|1.||The founding of new subordinate kingdoms as he went about in the course of his wars|
|2.||The promotion of the Religion wherever he went, building monasteries, lakes and pagodas in his travels|
|3.||The building of new dams, canals, reservoirs and watercourse and the repair and remodeling of old owns|
|4.||The issue of orders giving Burmese names to towns and villages which previously had Shan and Khasi names|
Pagan U Tin, The Royal Administration of Burma, 1931, excerpt from Burma Debate, Spring 2002
A refugee story
The following report is written by one of the 500 Shan refugees who fled to Thailand during the fighting that erupted in May _ Editor's Note.
I think I need to explain about the short history of the Shan resistance. In 1983 the Shan United Revolutionary Army led by Gen Kawnzoeng called for unity. The 2nd Division of Shan State Army led by Col Sam Mai, SURA and 26 members of the student group led by Sai Gunyawd (now Shan State National Army, a ceasefire group, top leader) were united and founded Tai Revolutionary Council, while its armed force was known as the Tai Revolutionary Army.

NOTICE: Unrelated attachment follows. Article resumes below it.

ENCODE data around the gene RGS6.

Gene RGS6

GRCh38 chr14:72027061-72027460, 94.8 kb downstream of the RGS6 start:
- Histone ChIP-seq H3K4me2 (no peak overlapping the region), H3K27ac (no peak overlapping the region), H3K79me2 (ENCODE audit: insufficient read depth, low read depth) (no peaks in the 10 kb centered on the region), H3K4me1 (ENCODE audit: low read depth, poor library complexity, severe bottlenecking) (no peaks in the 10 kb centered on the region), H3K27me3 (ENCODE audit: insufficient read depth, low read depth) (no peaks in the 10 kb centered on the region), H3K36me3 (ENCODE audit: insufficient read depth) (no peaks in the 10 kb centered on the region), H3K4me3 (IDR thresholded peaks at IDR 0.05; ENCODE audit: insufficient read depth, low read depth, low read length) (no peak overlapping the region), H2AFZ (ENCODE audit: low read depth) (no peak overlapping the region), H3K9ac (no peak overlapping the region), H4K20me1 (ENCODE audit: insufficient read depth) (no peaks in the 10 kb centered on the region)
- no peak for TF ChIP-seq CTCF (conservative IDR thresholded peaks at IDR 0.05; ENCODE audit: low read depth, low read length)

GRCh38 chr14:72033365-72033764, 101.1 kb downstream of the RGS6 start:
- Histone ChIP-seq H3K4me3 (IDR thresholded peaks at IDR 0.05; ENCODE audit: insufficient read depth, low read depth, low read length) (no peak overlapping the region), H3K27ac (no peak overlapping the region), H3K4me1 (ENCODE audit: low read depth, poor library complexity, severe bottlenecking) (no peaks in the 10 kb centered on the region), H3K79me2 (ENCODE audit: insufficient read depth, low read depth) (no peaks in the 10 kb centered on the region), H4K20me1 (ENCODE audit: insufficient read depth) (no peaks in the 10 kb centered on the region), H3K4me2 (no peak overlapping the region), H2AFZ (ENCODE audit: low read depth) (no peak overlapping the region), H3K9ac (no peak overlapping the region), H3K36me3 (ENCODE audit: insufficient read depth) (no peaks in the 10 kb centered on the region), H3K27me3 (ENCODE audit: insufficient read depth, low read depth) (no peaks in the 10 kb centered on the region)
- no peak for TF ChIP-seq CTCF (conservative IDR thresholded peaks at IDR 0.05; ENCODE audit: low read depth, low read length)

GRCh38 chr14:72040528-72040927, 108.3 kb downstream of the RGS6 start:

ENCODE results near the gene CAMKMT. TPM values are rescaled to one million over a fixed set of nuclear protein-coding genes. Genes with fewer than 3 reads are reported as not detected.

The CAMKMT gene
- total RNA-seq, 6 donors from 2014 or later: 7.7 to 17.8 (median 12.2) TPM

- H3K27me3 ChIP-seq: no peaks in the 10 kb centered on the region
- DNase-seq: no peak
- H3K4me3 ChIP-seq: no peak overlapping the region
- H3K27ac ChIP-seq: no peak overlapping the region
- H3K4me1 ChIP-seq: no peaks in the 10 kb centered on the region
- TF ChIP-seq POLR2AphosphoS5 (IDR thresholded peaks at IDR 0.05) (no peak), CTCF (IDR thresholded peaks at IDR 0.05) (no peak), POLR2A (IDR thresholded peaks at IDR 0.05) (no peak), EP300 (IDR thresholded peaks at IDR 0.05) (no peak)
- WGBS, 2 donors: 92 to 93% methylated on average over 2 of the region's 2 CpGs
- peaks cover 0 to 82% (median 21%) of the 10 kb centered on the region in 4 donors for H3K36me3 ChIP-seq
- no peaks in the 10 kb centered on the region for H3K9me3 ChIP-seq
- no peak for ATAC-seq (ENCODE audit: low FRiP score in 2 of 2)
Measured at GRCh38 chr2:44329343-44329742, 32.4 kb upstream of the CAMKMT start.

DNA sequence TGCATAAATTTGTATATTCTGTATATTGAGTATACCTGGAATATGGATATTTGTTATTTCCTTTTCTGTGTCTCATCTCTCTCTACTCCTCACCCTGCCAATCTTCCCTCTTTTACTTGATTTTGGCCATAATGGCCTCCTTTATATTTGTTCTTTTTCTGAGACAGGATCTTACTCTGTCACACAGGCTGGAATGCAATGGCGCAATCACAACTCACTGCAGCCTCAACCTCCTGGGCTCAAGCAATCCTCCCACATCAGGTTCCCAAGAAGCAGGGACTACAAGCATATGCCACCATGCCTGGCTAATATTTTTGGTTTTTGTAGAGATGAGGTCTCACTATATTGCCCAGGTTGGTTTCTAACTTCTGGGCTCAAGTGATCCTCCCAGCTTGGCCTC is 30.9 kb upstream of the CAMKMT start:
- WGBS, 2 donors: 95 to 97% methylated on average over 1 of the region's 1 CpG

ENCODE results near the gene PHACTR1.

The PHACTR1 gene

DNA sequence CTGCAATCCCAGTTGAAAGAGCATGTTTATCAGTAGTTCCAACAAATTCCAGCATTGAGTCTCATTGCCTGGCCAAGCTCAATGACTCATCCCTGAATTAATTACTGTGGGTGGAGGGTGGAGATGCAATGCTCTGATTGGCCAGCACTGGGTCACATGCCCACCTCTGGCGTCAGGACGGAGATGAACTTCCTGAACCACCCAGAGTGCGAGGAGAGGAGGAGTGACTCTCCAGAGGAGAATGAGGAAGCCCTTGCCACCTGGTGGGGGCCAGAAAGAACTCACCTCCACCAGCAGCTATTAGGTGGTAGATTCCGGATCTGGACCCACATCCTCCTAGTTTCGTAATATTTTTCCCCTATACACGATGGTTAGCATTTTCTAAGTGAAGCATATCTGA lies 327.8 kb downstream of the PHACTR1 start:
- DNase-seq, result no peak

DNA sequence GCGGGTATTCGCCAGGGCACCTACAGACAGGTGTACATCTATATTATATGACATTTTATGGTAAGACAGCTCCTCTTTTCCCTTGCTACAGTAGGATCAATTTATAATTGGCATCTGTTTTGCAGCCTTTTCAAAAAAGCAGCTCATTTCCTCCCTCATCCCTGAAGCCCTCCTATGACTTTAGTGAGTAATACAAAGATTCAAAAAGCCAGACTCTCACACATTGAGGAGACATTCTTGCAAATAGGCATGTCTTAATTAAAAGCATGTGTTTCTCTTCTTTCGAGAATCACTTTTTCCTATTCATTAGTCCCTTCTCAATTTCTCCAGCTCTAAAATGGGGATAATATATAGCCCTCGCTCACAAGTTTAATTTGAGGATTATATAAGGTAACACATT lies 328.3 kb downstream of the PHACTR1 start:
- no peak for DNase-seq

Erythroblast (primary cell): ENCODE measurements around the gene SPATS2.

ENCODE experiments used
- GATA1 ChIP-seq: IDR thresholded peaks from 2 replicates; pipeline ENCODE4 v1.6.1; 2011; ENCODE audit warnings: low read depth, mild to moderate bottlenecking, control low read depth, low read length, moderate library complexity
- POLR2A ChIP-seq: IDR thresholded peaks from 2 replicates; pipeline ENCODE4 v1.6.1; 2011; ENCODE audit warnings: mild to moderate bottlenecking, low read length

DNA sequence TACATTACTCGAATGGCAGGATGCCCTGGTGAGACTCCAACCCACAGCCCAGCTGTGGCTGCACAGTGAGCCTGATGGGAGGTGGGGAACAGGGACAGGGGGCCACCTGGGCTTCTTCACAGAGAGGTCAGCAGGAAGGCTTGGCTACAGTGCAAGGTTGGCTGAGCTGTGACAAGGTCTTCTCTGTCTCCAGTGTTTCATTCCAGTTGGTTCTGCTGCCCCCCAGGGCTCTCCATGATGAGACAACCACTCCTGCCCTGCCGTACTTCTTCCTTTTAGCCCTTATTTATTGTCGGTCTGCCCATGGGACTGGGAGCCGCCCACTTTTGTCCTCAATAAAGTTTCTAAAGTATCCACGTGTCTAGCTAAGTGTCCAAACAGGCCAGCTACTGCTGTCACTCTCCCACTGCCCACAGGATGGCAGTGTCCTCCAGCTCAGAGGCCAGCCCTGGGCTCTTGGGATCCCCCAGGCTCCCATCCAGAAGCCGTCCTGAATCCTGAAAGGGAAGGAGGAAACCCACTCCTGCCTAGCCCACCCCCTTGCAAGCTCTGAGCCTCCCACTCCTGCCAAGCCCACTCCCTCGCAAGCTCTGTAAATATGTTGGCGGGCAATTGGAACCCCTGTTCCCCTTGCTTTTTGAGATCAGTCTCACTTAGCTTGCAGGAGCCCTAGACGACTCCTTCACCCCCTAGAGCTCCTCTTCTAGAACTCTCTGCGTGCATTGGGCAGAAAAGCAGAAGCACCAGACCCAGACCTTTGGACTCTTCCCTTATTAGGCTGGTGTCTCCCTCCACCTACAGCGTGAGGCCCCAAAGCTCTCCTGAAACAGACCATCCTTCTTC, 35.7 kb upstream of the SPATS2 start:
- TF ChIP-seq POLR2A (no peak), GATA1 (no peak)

And in 1985 the T.R.C. and the Shan United Army led by Khun Sa were united and founded the Mong Tai Army. So we could not say all the MTA members were of SUA or Khun Sa origins.
Monghtar, Mong Taw, Hwe Yao, Pang Hawk, Pang Mai Soong and Pang Kamkaw were the former areas of SURA. And at the time of MTA's surrender these were part of the MTA areas.
Before MTA surrendered, MTA and UWSA fought fiercely for a long time at Loi Lang (Doi Lang), opposite Fang of Chiangmai province and many MTA soldiers were killed in the battles. But many more UWSA soldiers died, and UWSA always got angry when telling about that bygone war.